The lead F-80 stays at combat altitude, incase the higher Yak dives.  

Everyone goes straight! 

Turn 8: 
Everyone is faffing about and trying to regain position.  

The F-80s still in the fight are using their superior speed and skill to get back in on the Yaks, cutting off their turning radius.      

Straight again! 

The F-80 that is out of ammo manages to disengage from the fight and head for home with 1 Kill to their record.  

Turn 9: 
Lead F-80 is still 1 altitude level above his prey as they try to flee.  The last rookie Yak drops to combat altitude, hoping for a chance on the F-80 leader.  The last F-80 is still turning back into the scrum and at high altitude. 

The F-80s both dive.  However, the Lead F-80 can not get the angle on the pair of Rookie North Korean pilots.  However, their higher altitude pal also has no shot. 

Straight ahead! 

Turn 10: 
The North Koreans go first as they have more planes.  The rear Yak dives, but can not get a shot off.  

The second F-80 is still too high, but gets ready to cut-off the last North Korean aircraft.  

The Rookie pair try to cut in under the attacking Lead F-80, but he manages to fire a burst and take out the tailing plane.  The USAF pilots still has ammo.  

With 1 Kill under his belt, the lead F-80 breaks off from the fight and disengages off the board.  The second F-80 dives at the fleeing rookie Yaks, but misses the angle. 

The last Yak also has no shots, but does not have the skill to try a shot anyway. 

They all fly straight. 

Turn 11- Disengagement Turn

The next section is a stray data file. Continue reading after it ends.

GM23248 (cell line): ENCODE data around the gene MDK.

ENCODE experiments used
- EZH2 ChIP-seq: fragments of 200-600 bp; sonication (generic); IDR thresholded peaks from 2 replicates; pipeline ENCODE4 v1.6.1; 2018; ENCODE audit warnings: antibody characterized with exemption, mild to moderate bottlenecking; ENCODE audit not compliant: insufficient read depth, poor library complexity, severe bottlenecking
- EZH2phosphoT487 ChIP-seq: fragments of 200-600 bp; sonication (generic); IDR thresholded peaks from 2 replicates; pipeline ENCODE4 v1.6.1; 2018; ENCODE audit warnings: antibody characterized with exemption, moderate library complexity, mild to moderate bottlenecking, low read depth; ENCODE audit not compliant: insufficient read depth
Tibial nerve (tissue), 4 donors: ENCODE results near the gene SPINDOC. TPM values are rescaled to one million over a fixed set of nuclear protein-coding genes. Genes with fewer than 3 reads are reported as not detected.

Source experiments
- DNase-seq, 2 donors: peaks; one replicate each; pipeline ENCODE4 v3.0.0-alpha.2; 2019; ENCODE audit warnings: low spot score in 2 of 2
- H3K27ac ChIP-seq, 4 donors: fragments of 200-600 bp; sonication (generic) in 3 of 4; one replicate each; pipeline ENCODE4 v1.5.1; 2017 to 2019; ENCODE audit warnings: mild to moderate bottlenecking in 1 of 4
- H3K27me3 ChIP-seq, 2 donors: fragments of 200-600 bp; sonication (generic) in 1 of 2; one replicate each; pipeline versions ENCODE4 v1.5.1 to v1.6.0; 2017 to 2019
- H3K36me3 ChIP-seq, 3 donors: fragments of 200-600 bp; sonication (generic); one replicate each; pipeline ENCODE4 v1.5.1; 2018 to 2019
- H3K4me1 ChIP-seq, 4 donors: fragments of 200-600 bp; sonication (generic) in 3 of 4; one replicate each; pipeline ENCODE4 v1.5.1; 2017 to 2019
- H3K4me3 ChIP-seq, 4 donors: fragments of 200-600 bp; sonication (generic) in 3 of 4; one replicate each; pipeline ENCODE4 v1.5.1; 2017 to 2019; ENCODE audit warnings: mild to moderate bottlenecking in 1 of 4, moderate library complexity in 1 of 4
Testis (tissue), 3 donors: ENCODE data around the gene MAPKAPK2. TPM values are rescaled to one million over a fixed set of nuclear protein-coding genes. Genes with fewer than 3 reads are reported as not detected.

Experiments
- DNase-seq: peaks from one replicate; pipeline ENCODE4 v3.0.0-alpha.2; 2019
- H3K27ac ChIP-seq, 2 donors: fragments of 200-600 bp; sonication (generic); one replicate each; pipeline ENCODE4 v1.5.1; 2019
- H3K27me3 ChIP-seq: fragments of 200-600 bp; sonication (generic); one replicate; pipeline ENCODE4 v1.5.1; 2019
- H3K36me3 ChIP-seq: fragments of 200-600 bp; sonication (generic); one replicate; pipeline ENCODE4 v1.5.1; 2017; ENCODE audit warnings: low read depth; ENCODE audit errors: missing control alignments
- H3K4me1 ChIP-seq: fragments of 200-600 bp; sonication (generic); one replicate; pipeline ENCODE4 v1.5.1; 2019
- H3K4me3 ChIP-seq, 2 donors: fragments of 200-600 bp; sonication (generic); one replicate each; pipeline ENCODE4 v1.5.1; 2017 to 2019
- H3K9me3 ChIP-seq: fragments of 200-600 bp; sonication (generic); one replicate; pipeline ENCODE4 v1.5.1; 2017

With all three phases, the last planes can easily disengage off the board.  

The USAF F-80s of the 5th Air Force managed to disengage with no losses, and 2 Kills to their record.  A successful day in the Air Battle of Korea

A couple observations from this battle.  Typically, I use 1 MU = 1 inch.  The shorter MU slowed the game down a bit, but allowed more maneuver.  With 1 MU is 1 inch, the game would have lasted closer to 6 or 7 turns instead and the action would have occurred much faster.  I think I will use the 1 MU = 1 inch going forward.  The shorter distance also made the aircraft feel slower as well.  

As the North Korean player, I was too aggressive with my Experienced pilot and when he was knocked down I did not have much to respond with.  My hopes for a draw fizzled when one of my Rookie wing-men got shot down.  Then, it was all about avoiding losing more planes and getting out alive! 

The faster Jets and skill of the American pilots played a part in the battle.  It was this advantages that allowed them to shoot my Experienced pilot down, and bag a Rookie.  A historically accurate result in this engagement.